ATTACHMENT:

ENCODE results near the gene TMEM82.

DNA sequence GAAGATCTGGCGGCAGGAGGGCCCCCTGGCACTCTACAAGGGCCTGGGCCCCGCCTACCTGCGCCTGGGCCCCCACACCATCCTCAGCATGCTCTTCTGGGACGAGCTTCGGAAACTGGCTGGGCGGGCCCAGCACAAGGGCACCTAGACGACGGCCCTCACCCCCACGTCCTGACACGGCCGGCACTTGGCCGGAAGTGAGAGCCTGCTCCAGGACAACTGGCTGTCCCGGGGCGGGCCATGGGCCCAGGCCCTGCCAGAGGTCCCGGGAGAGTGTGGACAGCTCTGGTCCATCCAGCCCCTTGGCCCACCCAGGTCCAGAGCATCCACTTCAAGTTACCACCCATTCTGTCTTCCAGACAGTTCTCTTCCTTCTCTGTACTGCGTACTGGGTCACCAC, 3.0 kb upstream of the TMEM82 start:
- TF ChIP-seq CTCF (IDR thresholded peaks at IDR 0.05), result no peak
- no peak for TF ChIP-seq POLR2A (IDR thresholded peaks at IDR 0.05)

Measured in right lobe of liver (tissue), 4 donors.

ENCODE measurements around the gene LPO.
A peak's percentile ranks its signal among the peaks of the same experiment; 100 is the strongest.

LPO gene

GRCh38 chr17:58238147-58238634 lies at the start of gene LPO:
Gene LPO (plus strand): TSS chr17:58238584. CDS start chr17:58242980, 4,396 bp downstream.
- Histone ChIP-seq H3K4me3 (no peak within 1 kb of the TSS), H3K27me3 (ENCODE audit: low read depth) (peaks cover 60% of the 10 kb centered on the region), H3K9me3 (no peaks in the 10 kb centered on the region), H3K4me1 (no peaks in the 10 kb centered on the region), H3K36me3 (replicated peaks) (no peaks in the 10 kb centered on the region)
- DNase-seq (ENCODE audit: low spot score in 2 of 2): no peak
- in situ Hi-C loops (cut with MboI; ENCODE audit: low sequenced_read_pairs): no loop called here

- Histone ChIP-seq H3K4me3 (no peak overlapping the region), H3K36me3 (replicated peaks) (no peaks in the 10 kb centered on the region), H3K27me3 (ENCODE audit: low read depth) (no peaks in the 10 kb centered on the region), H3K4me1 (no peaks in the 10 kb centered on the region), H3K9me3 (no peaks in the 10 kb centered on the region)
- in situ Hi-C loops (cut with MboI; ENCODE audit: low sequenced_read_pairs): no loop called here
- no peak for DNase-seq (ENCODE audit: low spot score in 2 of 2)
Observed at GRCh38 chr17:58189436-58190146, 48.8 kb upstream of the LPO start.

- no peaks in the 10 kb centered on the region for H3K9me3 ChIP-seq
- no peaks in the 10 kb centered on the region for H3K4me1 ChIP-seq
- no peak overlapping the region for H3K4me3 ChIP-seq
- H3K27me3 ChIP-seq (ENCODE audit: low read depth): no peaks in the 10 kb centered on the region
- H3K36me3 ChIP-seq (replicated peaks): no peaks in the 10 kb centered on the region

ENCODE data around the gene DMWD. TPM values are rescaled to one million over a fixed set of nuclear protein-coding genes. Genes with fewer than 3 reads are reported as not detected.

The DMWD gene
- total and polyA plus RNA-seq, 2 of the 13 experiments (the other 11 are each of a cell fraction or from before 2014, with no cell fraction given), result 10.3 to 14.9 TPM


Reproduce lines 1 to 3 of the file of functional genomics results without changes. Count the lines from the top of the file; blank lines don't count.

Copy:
ENCODE results near the gene TMEM82.

DNA sequence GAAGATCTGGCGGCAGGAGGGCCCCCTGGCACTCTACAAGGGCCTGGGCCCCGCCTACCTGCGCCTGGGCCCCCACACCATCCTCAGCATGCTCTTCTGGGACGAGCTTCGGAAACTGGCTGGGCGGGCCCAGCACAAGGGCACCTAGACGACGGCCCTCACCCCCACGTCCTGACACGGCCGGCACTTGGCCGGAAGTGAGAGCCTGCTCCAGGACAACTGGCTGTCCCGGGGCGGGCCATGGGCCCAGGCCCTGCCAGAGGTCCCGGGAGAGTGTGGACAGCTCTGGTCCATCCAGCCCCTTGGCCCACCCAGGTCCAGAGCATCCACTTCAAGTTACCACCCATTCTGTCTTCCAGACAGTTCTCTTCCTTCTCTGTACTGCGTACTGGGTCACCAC, 3.0 kb upstream of the TMEM82 start:
- TF ChIP-seq CTCF (IDR thresholded peaks at IDR 0.05), result no peak